I found myself this evening with an extra kid visiting, some pasta, some pea greens, and very little ambition. My wife happened to be thumbing through a cookbook by Sarah Raven and came across a recipe for farfalle with chard. What was interesting about this one was that she had you cook the chard in its own moisture, wring it out, heat it with creme fraiche, parmigiano, and nutmeg, and then hit it with an immersion blender before tossing it with the pasta. Sounded good, so I did the following:
- Threw the rinsed pea greens in a saucepan with a little oil and cooked them until they were tender
- Dumped the greens into a colander and pressed them with a wooden spoon to get as much moisture out as possible
- Put some cream (3/4 - 1 cup or thereabouts) into the saucepan and heated it up
- Dumped the greens back in with about a half cup grated parmigiano and 2 T butter
- Cooked and stirred for a few minutes until the cheese melted in and the cream was good and hot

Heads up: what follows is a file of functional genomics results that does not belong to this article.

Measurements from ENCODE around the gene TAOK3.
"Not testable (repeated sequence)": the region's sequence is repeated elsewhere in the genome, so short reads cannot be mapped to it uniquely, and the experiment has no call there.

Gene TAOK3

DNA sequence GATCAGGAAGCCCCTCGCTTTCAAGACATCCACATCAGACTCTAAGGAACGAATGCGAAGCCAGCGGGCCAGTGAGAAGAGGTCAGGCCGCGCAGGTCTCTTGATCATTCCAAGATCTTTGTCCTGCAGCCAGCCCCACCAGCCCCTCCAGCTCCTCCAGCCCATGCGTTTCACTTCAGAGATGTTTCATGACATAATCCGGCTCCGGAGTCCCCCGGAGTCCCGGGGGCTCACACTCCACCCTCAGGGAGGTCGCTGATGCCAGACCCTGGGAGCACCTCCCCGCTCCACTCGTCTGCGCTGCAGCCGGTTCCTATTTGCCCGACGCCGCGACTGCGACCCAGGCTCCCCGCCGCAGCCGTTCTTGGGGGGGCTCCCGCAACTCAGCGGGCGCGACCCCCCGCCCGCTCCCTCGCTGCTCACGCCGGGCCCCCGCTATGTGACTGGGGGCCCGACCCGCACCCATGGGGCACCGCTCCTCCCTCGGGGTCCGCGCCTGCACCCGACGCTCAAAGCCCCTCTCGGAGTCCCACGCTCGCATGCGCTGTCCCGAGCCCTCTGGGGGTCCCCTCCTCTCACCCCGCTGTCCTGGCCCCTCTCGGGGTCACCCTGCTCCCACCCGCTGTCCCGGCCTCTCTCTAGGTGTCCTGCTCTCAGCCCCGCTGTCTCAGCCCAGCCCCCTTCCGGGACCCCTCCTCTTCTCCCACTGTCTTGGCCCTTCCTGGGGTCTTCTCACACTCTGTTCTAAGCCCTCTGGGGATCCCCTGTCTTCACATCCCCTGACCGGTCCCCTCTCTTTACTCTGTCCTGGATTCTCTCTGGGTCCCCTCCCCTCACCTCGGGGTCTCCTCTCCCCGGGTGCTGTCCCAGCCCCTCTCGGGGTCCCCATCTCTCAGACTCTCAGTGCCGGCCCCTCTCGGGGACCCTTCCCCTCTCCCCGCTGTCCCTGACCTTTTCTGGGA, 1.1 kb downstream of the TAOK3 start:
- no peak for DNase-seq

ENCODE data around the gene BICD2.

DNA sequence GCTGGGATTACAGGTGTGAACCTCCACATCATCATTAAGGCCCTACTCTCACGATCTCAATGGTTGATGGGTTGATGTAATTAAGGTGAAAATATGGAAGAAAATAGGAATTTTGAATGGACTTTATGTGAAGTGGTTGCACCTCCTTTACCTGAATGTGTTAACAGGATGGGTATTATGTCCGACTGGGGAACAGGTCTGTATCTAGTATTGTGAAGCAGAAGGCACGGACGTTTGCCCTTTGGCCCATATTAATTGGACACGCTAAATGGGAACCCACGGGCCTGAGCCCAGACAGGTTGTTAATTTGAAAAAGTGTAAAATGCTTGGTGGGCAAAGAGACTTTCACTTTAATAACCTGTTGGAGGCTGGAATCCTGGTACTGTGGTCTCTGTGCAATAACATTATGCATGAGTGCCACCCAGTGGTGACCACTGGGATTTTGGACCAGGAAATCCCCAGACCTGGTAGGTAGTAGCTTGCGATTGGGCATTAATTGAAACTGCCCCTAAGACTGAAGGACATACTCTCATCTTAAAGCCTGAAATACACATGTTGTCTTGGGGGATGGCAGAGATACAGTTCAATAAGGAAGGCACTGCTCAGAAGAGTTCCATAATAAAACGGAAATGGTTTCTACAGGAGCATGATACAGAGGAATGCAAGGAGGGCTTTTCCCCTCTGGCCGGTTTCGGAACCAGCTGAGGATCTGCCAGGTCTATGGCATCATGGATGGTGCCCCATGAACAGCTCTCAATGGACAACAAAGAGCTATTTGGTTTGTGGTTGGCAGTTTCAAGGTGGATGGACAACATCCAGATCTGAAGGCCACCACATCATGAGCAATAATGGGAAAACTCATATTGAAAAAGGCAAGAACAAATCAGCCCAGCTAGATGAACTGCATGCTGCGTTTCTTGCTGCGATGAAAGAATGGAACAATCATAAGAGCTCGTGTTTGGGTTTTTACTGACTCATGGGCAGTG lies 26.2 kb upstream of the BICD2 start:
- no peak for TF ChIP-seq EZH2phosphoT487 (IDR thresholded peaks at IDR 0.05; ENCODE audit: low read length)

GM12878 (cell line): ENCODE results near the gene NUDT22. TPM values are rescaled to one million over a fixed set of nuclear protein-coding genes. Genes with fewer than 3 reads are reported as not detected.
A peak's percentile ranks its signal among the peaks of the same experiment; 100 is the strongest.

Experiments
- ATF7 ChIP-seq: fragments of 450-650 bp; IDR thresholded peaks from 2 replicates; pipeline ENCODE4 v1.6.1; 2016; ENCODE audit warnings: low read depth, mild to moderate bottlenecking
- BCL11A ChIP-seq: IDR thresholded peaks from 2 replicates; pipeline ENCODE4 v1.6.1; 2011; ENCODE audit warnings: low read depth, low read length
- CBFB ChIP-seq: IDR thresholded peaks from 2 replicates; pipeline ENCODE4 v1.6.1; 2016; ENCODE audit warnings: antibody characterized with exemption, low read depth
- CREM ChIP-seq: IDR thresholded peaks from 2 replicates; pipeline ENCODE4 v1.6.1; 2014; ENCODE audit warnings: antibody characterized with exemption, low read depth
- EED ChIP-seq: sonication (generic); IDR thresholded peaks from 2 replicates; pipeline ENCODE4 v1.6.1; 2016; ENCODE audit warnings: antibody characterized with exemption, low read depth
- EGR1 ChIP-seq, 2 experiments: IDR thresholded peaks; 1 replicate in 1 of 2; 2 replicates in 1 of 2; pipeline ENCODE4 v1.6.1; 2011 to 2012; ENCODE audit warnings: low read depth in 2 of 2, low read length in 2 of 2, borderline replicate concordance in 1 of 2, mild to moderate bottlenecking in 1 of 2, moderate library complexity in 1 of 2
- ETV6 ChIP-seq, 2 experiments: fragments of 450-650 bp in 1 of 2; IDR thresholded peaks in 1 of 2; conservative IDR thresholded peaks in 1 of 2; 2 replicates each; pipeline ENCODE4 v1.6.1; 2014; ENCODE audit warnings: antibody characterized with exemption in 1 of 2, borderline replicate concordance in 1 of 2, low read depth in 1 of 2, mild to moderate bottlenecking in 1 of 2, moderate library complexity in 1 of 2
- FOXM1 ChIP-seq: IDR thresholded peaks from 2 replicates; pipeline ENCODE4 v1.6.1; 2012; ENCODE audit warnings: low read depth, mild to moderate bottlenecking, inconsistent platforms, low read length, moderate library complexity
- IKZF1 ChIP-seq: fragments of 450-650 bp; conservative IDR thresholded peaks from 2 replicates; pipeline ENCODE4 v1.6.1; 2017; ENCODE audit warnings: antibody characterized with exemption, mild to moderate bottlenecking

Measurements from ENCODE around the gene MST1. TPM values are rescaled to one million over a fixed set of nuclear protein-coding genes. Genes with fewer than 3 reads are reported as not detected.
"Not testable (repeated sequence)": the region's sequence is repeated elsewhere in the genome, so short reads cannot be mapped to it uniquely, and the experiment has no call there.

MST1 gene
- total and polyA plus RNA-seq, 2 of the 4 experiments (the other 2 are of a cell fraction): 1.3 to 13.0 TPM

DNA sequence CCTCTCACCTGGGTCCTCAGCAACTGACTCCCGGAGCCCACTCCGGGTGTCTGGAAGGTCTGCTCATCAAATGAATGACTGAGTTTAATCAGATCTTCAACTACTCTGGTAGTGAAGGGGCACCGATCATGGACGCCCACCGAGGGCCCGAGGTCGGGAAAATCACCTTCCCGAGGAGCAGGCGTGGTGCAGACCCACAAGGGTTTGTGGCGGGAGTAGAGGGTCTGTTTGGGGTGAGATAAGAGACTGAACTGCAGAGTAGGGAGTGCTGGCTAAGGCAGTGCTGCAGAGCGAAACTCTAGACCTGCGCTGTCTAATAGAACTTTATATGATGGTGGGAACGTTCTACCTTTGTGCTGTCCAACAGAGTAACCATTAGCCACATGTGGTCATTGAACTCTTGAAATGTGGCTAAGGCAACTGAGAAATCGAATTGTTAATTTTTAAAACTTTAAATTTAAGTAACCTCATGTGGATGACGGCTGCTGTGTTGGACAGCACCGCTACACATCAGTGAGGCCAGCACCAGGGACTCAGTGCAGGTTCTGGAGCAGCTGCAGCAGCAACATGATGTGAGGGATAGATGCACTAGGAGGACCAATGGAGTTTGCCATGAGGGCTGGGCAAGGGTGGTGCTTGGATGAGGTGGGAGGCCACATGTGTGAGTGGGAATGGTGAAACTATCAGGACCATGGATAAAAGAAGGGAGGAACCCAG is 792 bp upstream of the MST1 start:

- Hit it with the immersion blender. This was interesting as it didn't really puree. It basically chopped the greens very finely and mixed them well with the cream and the cheese
- Threw in about 1/4 cup of diced Spanish chorizo, S&P, and a healthy pinch of cayenne. Tossed it with cooked, drained penne and served.
This was great. It maintained the pea flavor of the greens nicely and best of all, we got a nice homogeneous mix of greens and pasta. When I've made pasta with greens in the past, the greens have often sunk to the bottom of the pan, making it difficult to mix them in with the pasta. That problem is completely eliminated by the blender. I can't believe I haven't come across this before - it works so well.
Letterman asked Zevon if his condition had taught him anything about life and death. ''How much you're supposed to enjoy every sandwich,'' Zevon answered. (From a 2003 NYTimes article on Zevon by Jon Pareles.)